Mississippi capital to revamp how it notifies next of kin about deaths with Justice Department help

JACKSON, Miss. (AP) — After men near Mississippi’s capital were buried in a pauper’s cemetery without their relatives’ knowledge, the U.S. Justice Department will help the city’s police revamp policies for performing next-of-kin death notifications.

The intervention follows the discovery that seven men were buried in unmarked graves without their families’ knowledge. At least three of those men were Black. In Jackson, 80% of the population is Black. Federal officials are stepping in to ensure the notification procedures employed by the Jackson Police Department and Hinds County Coroner’s Office comply with civil rights laws, the Justice Department’s Civil Rights Division announced Thursday.

“Families want and deserve transparency and the opportunity to make decisions about their loved ones’ burials,” said Assistant Attorney General Kristen Clarke, who leads the division. “Through technical assistance, we aim to ensure that officials are able to deliver death notifications and make decisions regarding burials in a timely and trauma-informed way that complies with federal civil rights law.”

The Civil Rights Division and the U.S. Attorney’s Office for the Southern District of Mississippi will examine the Jackson Police Department’s policies on death notifications and provide recommendations for training and improvements. The federal agencies will also recommend practices for locating next-of-kin to the Hinds County Coroner’s Office.

Seven families learned of a loved one’s death from news reports instead of from officials in Hinds County, Mississippi, according to NBCNews.com. Civil rights attorney Ben Crump, who represents some of the families, has called for a federal investigation into the botched burials.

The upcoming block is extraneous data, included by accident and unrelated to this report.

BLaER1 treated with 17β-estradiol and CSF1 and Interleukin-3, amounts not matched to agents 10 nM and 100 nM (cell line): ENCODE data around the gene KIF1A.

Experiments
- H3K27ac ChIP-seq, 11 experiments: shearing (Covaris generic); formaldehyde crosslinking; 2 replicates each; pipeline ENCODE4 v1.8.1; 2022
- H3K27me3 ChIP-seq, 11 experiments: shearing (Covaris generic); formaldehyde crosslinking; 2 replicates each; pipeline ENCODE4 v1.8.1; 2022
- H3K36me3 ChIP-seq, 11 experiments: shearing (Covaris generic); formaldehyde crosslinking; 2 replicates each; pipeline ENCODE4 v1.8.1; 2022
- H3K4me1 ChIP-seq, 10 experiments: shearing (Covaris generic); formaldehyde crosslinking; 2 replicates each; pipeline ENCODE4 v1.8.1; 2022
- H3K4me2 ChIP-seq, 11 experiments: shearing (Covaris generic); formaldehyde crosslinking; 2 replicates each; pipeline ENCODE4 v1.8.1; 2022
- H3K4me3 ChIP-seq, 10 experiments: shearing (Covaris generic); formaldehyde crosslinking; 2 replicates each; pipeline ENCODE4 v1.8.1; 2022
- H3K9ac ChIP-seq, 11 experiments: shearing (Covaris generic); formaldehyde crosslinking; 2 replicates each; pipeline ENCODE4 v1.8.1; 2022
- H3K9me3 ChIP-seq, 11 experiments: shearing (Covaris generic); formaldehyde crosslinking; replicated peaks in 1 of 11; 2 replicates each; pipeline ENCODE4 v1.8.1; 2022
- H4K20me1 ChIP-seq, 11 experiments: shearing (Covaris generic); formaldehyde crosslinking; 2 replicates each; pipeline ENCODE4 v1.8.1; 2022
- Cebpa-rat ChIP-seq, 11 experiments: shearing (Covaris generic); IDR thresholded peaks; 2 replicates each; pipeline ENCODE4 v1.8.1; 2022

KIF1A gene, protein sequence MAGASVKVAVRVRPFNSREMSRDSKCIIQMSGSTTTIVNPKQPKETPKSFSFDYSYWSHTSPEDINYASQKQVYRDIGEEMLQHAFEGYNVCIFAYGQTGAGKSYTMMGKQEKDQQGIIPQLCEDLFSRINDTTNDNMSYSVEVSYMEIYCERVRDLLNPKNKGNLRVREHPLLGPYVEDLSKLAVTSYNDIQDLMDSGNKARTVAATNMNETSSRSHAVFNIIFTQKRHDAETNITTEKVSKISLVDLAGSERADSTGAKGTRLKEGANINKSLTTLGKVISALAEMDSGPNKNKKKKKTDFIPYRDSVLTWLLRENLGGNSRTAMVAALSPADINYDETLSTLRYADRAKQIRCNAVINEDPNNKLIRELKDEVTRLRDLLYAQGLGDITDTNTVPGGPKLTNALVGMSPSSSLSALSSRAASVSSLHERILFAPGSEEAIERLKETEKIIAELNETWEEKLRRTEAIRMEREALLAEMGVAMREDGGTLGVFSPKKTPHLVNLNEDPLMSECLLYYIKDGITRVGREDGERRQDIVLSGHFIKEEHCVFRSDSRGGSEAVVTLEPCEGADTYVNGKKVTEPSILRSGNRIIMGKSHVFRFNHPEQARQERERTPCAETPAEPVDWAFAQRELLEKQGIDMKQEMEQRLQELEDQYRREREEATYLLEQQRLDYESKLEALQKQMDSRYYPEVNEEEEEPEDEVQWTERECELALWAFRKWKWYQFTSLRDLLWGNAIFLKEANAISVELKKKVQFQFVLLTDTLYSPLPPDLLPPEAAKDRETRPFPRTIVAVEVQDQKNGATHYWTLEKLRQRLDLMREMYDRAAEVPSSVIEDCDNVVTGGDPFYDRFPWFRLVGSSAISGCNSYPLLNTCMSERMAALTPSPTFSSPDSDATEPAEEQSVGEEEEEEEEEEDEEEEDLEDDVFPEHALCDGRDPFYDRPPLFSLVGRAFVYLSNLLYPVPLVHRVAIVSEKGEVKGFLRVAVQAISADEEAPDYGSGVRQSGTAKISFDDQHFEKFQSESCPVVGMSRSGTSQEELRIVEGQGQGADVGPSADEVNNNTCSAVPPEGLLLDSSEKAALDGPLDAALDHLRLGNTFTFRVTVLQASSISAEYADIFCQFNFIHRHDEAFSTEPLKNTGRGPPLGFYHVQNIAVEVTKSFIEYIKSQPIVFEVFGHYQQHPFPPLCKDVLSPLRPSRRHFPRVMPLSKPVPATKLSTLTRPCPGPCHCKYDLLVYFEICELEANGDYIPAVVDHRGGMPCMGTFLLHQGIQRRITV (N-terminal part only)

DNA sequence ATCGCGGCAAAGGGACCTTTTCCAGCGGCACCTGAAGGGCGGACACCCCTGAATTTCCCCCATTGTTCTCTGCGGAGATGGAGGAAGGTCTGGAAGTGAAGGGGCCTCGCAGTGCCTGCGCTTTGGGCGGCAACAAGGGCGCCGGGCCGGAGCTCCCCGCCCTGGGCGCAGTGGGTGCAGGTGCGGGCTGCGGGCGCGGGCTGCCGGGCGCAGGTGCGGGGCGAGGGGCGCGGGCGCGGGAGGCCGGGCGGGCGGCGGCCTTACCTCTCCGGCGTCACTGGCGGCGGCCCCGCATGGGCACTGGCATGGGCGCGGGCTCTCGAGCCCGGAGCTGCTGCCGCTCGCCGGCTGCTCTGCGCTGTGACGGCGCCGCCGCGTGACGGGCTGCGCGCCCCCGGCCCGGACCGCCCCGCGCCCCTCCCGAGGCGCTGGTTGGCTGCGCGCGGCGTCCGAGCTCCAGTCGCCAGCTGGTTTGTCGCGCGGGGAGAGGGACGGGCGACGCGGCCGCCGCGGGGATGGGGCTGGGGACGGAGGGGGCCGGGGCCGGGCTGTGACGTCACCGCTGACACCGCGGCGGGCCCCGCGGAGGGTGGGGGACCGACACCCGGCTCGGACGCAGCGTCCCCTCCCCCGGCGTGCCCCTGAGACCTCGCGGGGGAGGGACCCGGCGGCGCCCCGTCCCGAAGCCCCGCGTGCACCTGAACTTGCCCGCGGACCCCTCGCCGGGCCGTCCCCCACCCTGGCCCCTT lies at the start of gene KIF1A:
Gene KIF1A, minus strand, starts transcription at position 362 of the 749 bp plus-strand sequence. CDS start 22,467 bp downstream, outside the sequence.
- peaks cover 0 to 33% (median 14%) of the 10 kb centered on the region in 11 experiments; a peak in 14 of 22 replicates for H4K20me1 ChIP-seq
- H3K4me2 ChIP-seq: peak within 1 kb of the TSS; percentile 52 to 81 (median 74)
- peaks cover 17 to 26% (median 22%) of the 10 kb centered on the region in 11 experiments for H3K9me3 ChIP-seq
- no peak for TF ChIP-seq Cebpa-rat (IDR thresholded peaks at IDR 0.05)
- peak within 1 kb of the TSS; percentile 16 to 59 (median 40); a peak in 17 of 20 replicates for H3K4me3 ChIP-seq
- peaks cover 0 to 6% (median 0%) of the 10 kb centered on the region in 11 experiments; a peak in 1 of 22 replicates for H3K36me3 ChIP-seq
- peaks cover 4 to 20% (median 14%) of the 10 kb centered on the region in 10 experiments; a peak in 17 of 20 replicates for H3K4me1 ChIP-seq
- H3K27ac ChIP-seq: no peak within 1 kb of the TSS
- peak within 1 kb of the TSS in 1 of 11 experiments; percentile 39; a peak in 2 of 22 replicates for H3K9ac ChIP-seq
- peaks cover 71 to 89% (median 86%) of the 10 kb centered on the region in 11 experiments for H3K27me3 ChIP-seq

Scrutiny of burials near the Hinds County Penal Farm in Raymond, Mississippi, accelerated after the August discovery of Dexter Wade’s body. Wade, 37, died on March 5, 2023, after an off-duty Jackson Police Department officer struck him with a department SUV while Wade was walking across Interstate 55. His mother said it was late August before she learned her son had been killed and buried.

Wade’s body was exhumed on Nov. 13, and an independent autopsy was conducted. A wallet found in the jeans Wade was buried in contained his state identification card with his home address, credit card and health insurance card, Crump said. On Nov. 20, he was given a proper funeral, attended by more than 200 people, including U.S. Rep. Bennie Thompson and the Rev. Al Sharpton.

In its Thursday announcement, the Civil Rights Division said the assistance does not indicate a finding of wrongdoing by the Jackson Police Department or the Hinds County Coroner’s Office. In a statement following the federal government’s announcement, Jackson Mayor Chokwe Antar Lumumba said local agencies welcomed federal help.


Michael Goldberg is a corps member for the Associated Press/Report for America Statehouse News Initiative. Report for America is a nonprofit national service program that places journalists in local newsrooms to report on undercovered issues. Follow him at @mikergoldberg.

Copyright © 2024 The Associated Press. All rights reserved. This material may not be published, broadcast, written or redistributed.

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